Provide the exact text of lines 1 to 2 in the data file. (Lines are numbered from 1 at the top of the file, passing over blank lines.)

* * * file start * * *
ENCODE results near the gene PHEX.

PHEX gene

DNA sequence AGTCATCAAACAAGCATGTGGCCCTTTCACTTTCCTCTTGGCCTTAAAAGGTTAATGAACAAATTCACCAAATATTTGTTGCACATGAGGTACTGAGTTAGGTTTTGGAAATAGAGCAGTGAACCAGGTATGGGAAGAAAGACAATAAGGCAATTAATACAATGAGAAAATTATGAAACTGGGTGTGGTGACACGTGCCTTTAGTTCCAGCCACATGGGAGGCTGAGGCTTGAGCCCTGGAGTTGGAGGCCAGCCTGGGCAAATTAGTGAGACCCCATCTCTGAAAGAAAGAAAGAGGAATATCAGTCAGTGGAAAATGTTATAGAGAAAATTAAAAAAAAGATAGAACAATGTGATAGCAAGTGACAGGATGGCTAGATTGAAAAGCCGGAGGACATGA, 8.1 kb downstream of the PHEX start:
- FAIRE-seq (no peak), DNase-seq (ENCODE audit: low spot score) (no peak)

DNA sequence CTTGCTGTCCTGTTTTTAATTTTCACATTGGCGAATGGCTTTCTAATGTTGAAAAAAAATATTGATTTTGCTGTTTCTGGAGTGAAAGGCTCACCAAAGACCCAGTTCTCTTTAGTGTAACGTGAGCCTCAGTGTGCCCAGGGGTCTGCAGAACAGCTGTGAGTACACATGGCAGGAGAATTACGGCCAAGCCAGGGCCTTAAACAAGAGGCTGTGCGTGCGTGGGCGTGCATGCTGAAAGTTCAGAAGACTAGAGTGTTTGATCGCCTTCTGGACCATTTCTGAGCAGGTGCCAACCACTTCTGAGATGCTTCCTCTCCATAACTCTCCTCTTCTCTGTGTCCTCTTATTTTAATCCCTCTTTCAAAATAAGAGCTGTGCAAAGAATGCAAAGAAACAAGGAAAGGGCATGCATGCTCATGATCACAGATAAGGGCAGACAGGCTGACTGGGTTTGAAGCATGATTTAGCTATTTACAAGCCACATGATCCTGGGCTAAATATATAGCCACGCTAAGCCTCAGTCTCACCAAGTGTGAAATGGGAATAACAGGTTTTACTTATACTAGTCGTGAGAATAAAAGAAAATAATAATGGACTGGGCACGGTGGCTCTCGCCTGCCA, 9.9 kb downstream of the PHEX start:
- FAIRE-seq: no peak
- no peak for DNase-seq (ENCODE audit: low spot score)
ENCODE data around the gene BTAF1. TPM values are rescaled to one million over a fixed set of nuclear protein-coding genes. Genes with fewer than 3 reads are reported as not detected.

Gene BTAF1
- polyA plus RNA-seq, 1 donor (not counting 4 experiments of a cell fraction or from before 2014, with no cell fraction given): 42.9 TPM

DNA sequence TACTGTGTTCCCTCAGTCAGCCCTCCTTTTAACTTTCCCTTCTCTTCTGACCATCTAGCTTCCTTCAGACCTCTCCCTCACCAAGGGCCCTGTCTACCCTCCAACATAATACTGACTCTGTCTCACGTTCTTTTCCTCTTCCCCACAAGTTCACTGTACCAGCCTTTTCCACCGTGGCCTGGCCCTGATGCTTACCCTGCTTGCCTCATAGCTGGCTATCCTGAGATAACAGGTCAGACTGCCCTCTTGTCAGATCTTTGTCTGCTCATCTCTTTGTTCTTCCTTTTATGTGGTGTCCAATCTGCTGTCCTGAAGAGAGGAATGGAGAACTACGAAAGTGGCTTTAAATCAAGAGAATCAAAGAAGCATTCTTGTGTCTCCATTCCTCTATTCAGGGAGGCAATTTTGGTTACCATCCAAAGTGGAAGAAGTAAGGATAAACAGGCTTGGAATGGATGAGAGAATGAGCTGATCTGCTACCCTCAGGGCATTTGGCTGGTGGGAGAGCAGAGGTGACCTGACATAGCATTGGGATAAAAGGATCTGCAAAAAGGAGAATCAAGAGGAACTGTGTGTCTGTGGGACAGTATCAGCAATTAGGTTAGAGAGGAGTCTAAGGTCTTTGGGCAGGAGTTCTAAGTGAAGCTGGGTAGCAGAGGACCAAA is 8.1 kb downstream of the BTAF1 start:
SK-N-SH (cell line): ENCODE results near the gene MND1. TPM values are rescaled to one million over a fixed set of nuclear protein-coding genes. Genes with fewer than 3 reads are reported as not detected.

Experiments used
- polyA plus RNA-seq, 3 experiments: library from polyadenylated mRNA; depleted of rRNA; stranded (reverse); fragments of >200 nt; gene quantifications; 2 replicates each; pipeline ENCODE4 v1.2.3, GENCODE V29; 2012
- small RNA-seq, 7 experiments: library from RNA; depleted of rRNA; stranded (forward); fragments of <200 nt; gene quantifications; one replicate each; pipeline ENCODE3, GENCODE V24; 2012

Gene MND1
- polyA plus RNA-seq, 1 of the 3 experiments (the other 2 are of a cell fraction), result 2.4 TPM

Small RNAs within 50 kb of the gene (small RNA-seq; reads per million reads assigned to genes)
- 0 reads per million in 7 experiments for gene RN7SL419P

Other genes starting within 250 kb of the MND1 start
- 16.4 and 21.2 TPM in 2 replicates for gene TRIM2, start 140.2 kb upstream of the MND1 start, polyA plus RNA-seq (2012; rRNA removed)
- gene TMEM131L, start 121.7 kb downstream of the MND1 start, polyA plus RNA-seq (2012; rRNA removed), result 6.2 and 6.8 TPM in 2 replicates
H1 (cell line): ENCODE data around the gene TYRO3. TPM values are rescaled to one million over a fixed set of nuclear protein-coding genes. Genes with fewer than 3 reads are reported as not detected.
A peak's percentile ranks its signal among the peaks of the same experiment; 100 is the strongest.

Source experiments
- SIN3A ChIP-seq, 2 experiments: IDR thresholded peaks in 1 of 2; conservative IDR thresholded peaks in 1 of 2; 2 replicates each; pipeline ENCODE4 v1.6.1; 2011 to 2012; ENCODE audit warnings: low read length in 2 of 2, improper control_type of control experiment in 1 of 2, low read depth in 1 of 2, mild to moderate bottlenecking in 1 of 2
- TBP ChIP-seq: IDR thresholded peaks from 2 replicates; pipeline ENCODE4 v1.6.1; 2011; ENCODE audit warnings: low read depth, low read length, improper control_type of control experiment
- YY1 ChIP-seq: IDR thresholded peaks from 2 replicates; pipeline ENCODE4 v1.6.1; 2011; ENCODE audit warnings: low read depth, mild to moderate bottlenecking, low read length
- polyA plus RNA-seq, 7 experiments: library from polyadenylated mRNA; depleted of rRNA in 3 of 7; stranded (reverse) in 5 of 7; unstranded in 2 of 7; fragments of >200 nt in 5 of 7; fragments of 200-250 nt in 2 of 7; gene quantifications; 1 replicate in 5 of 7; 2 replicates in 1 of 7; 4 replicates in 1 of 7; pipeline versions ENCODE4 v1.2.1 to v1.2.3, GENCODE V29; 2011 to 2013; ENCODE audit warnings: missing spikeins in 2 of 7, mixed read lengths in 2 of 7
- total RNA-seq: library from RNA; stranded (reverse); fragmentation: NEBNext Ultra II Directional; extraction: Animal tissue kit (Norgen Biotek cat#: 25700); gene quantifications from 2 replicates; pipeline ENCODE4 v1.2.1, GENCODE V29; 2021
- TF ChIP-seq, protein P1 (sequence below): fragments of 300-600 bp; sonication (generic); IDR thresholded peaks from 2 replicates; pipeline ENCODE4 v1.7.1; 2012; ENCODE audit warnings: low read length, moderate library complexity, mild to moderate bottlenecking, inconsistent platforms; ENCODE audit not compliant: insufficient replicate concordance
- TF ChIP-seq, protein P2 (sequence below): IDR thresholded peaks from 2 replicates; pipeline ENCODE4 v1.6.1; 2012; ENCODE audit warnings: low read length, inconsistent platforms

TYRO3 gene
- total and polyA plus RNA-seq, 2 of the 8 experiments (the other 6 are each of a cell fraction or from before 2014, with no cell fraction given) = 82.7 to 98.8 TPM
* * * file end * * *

ENCODE results near the gene PHEX.

PHEX gene